When I started writing this blog, it was my hope that I would provide my readers with oodles of wise parenting advice. The trouble with this is that in order to offer some sort of expertise, one has to be an expert at something, and the more time I spend around my kids, the less I realise I know. Perhaps it’s only me who feels grossly inadequate and overwhelmed by this parenting malarkey, but I suspect that it’s the same for the majority of parents. Every now and again though, I’m sure every parent does stumble upon a little gem, which really does improve theirs, or their children’s lives and sometimes both. In really rare circumstances, this has an even wider appeal, and it is one of these little nuggets which I am going to share with you today.
Before I start however, there are a few things I need to address.
Whilst the junior members of Team Fun are currently known to you as Fraboo, Boy-Boy, Jojo and Mousey, their nicknames have evolved somewhat; often in bizarre and ways which I simply don’t have the time (or knowledge) to explain, and frankly think that you would find tedious. Suffice to say Fraboo is now known as Fred, Boy-Boy as Billion Julian, Jojo is now either Nub-Nub or The Nub, and Mousey well she’s still Mousey.
While this may seem irrelevant, the reason I have imparted this information to you, will become clear very shortly.
As a younger (and much cooler) man, I swore that I would never become one of those adults who moan loudly about the current crop of popular music, and I’m pleased to say that despite a valiant effort by One Direction, for the most part I have kept my promise. I don’t get some music, but that doesn’t mean that it’s no good. Several months ago I was driving to work and listing to the radio, and “The Hardest Button to Button” by the White Stripes came on. If you haven’t heard it, it really is a great song, but the lyrics? Not so much. It’s entirely possible that I’ve completely misunderstood the subtext of the song, but it seemed to me that Jack White, had stumbled upon a rhyming dictionary and was desperately trying to use his new found book as often as possible, in a very vague narrative about a baby (imaginatively named Baby) who had a sore tooth and a ray gun in 1981.
Despite the series of disappointing couplets, I found myself singing along very loudly, with Mr White, although it has to be said, my words were quite different to his, and (incredibly) even worse.
I put together very simple lines which can be repeated ad infinitum/nauseam depending on your state of mind.
Unfortunately I had neglected to notice that the window of my car was wide open, so the folk who were sharing my commute with me were treated to a rousing chorus of:
“His name is Nub Nub,
We call him Nub Nub.”
This little chant, stayed with me over the following few days, and as we were enjoying “Merry Times” (the traditional name for dinner in our house), I mentioned it. Initially I sang it to the family, and in next to no time they all joined in. It is now customary for one person to say “His name is…” and everyone else joins in for the “Nub Nub“.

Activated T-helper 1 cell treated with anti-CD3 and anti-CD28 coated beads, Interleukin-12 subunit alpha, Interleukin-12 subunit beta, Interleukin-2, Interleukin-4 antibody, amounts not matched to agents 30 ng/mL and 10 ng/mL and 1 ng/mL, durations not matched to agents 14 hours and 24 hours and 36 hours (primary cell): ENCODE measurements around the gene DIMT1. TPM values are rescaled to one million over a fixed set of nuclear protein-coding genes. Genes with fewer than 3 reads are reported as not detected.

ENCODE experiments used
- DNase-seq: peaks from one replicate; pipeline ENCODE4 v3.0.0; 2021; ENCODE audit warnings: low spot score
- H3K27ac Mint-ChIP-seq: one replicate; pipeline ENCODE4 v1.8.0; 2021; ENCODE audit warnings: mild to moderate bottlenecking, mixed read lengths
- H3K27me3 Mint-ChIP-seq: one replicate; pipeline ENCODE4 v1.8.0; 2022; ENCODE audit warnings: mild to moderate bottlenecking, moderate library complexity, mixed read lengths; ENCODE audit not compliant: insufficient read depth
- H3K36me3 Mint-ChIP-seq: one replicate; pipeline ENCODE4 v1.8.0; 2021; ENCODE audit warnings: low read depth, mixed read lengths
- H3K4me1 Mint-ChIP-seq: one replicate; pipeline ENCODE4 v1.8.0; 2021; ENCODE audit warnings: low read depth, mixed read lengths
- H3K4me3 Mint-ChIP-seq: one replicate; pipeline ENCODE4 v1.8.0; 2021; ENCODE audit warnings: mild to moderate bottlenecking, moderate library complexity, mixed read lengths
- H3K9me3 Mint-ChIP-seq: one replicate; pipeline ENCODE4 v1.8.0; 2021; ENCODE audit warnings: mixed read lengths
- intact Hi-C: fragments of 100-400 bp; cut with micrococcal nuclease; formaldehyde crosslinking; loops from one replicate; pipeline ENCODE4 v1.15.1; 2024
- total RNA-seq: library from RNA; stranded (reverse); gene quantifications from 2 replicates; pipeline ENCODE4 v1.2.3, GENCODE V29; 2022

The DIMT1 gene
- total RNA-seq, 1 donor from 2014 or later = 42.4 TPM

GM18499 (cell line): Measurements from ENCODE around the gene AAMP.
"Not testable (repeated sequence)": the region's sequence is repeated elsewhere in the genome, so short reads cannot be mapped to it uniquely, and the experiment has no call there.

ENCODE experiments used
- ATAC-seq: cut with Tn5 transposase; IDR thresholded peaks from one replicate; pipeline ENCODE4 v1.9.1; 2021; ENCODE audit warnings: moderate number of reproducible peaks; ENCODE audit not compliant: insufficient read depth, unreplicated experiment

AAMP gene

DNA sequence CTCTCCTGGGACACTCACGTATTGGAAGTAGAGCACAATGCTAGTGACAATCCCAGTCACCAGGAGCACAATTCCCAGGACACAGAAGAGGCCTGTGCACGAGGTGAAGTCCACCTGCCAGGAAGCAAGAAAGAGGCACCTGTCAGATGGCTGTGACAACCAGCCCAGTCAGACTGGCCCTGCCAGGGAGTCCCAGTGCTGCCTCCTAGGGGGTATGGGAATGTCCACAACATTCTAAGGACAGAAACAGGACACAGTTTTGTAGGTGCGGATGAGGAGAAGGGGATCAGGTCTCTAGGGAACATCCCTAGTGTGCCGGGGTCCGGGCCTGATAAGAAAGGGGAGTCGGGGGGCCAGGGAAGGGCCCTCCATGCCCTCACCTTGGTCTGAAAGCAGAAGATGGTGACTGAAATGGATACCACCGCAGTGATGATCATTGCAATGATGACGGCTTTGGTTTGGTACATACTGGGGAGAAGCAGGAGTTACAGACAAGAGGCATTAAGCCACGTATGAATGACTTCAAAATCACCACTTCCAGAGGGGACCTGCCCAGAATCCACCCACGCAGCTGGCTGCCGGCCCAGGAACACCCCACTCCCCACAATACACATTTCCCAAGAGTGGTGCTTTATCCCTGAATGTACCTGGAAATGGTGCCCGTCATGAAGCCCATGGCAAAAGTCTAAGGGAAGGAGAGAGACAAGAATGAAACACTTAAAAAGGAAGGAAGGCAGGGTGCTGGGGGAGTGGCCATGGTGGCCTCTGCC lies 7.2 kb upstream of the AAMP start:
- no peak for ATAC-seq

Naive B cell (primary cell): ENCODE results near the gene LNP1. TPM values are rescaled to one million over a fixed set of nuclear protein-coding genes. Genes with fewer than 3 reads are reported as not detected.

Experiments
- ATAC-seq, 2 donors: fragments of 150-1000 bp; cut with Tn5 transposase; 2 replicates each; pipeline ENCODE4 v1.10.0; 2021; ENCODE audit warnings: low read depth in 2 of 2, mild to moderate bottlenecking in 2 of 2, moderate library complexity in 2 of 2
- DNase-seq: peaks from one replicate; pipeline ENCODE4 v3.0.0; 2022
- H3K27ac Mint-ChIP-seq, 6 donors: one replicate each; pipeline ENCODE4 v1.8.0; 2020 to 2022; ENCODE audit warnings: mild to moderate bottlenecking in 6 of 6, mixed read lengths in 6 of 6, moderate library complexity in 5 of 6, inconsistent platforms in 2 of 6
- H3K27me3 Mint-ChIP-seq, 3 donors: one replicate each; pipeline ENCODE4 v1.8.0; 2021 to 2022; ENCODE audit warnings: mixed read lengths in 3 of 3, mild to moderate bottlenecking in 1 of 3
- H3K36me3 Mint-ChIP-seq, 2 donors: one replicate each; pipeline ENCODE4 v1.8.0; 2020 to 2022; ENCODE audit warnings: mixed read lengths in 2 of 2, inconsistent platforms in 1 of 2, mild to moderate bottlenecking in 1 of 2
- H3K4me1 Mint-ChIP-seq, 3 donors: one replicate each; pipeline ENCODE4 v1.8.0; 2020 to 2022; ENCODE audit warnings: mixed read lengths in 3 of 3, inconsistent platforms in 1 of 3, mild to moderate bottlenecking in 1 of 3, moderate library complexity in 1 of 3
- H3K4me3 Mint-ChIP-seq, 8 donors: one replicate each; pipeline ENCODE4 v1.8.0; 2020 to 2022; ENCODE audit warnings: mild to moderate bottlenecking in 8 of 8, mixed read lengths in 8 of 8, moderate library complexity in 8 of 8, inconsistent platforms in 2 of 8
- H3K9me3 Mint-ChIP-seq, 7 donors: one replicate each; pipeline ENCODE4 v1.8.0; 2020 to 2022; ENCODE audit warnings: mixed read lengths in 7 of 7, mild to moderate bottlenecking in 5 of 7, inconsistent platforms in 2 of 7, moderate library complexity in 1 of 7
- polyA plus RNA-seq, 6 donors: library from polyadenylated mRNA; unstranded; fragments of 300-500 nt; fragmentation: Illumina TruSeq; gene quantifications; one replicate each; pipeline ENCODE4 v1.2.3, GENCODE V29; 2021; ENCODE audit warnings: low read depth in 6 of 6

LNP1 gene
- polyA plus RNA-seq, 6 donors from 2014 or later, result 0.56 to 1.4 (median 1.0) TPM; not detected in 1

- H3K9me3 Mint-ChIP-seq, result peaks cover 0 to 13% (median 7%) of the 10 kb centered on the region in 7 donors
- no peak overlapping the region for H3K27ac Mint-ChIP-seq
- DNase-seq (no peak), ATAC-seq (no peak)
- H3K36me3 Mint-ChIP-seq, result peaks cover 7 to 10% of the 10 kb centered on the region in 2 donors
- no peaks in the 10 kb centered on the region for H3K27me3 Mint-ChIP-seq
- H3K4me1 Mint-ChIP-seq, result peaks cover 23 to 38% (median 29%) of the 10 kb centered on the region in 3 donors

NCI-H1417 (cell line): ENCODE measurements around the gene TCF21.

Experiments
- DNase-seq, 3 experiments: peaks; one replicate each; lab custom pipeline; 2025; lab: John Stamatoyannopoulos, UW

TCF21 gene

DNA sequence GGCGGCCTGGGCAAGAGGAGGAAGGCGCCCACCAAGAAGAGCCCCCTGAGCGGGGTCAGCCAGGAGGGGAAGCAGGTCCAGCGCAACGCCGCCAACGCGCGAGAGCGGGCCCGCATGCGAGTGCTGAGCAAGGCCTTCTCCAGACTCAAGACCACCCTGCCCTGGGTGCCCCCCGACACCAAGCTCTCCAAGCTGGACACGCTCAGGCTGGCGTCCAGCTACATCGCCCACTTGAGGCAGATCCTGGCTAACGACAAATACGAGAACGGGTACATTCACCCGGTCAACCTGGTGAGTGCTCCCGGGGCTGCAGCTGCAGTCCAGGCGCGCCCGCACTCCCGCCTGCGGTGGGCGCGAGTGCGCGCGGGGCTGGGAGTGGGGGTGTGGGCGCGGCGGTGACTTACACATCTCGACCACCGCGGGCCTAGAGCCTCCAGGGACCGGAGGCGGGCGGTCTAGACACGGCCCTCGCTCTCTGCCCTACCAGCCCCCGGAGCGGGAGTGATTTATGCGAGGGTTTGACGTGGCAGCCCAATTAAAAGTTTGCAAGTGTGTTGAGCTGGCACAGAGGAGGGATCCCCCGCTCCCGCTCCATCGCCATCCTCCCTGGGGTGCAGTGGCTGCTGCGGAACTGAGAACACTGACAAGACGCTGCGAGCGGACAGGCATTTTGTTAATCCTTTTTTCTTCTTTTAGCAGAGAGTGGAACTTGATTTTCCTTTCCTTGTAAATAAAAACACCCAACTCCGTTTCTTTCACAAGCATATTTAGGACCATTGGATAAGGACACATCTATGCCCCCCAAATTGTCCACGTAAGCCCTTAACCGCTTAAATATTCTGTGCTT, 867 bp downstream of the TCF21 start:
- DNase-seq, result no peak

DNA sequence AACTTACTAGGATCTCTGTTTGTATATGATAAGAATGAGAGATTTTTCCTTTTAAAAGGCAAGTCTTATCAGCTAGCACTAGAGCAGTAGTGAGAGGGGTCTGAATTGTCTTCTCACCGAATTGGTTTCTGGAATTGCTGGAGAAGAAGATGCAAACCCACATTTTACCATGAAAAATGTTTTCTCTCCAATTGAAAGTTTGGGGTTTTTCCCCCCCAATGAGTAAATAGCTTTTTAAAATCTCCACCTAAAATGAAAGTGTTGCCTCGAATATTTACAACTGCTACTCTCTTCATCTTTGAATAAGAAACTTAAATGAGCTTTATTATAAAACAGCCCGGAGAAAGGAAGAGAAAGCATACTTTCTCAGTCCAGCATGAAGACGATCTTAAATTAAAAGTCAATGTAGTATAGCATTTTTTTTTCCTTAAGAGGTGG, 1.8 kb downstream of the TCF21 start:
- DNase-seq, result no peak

Rather stupidly I didn’t predict that all of the kids wanted a theme tune of their own, and so I had to rapidly think something up.
Fred’s was fairly straight forward affair, and we all quickly began to bang on the table and clap our hands “ We Will Rock You” style, before half singing, half shouting “Fred, Fred, Fred in the ‘ed, Fred, Fred, Fred in the ‘ed” (and I thought Jack White was a bad lyricist!)
Billion Julian’s took a little longer, however I used a similar inspiration as I had for Fred’s and using the chorus of the iconic Queen song, simply replaced “We are the champions” with Billion Julian (they both have the same number of syllables, see).
I felt really sorry for Mousey though. She is just as deserving of a theme tune as the other kids, and she thoroughly enjoyed the tuneless braying she could hear coming from us, yet she currently doesn’t have vocabulary to demand a song of her own. At the time of issuing of the theme tunes, she had inherited her father’s body habitus. It seemed therefore fitting that her song should be a variation on a Beach Boys classic. While Team Fun are still working on the harmonies, the lyrics are a done deal. They go a bit like this.
“Round, round get around,
I am so round, oh yeah!
Round, round, ohh, ohh
I am so round.”
I can understand that one may think we are likely to give our youngest a complex, and the thought did cross my mind, but this song is too good not to use, so I have adopted it for my own. In its stead we have opted for the chorus from that wonderful classic about a Dutch mouse in a windmill. You know the one.
“I saw a mouse.
There on the stair.
Where on the stair?
A little mouse with clogs on, well I declare
Going clip clippety clop on the stair!”
I’m quite sure that you think this is utterly inane, and to a degree I would agree with you. What’s really interesting though is that quite a few (not all, but some) of our adult acquaintances have expressed, and on one notable occasion, insisted that they have their own song. Although I am keen to protect the identity of the person in question, I would also like to acknowledge my family’s previously hidden talent, in performing barbershop style harmonies.
I think that this little tradition, as it has now become, has given our kids (and friends) a real sense of how important they are to us and a sense of belonging, it’s something which is just for them and only them, and the kids sing or chant their tune with great gusto very frequently. They love impressing their friends with these little ditties (and I think that their buddies are quietly jealous of them).
I realise that this isn’t for everyone, but I really would encourage you to give your kids a theme tune. Actually, while you’re at it, give yourself one too. It’ll do you the world of good.